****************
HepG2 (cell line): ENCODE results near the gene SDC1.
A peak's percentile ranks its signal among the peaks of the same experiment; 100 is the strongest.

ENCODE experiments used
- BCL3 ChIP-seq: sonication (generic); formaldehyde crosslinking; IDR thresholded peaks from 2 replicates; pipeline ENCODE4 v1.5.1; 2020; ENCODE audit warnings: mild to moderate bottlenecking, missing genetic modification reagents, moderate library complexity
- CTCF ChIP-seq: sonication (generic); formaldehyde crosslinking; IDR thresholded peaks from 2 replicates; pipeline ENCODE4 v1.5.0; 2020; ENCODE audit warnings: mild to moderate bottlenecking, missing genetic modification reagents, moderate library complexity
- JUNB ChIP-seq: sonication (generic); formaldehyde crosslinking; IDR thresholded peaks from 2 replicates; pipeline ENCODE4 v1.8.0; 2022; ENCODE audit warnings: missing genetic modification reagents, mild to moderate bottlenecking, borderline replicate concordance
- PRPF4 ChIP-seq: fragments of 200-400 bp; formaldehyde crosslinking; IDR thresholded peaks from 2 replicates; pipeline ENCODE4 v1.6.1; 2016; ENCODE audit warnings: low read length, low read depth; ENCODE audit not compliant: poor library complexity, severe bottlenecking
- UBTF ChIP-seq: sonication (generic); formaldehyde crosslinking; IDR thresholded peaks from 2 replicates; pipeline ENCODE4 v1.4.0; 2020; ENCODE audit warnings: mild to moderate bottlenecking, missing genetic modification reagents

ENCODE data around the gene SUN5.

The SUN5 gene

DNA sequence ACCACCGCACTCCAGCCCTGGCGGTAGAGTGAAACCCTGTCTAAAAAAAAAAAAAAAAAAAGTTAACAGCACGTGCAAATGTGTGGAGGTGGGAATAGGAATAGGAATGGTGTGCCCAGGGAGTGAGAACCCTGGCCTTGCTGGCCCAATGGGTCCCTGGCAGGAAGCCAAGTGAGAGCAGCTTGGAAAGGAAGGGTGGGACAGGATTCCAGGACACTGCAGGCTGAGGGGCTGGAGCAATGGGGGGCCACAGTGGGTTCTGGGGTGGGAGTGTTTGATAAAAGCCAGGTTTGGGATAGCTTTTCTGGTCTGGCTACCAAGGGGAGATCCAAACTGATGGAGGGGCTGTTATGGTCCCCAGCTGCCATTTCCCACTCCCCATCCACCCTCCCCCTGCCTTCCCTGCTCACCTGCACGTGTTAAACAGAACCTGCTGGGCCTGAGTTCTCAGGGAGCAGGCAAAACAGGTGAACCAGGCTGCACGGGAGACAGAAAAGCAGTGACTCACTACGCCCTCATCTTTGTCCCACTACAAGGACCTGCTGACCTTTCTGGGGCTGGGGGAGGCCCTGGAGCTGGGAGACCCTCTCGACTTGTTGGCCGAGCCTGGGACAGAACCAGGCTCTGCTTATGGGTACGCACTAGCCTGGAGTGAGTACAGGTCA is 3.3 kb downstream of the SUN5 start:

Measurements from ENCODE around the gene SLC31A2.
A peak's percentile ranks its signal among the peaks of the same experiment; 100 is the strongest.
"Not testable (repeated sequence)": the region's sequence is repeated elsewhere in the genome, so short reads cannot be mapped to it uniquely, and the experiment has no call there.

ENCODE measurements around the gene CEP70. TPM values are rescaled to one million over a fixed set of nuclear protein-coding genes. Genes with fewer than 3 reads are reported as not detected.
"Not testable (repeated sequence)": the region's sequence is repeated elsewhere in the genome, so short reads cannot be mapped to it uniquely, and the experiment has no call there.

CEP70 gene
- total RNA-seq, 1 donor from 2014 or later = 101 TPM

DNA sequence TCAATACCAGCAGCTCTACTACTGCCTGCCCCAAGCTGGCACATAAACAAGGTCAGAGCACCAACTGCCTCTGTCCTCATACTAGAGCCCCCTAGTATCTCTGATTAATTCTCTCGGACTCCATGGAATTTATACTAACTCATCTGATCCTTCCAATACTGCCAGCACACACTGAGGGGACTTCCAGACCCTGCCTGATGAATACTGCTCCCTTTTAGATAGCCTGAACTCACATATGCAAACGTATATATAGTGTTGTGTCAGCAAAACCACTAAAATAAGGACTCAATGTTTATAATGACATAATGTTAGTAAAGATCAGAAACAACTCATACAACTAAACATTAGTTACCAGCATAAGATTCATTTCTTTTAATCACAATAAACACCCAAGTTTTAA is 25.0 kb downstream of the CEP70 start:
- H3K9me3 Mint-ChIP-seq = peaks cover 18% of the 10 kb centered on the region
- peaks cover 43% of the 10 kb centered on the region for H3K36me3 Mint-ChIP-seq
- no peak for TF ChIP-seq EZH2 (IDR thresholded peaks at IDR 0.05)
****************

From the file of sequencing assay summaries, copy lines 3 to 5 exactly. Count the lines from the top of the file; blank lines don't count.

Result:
ENCODE experiments used
- BCL3 ChIP-seq: sonication (generic); formaldehyde crosslinking; IDR thresholded peaks from 2 replicates; pipeline ENCODE4 v1.5.1; 2020; ENCODE audit warnings: mild to moderate bottlenecking, missing genetic modification reagents, moderate library complexity
- CTCF ChIP-seq: sonication (generic); formaldehyde crosslinking; IDR thresholded peaks from 2 replicates; pipeline ENCODE4 v1.5.0; 2020; ENCODE audit warnings: mild to moderate bottlenecking, missing genetic modification reagents, moderate library complexity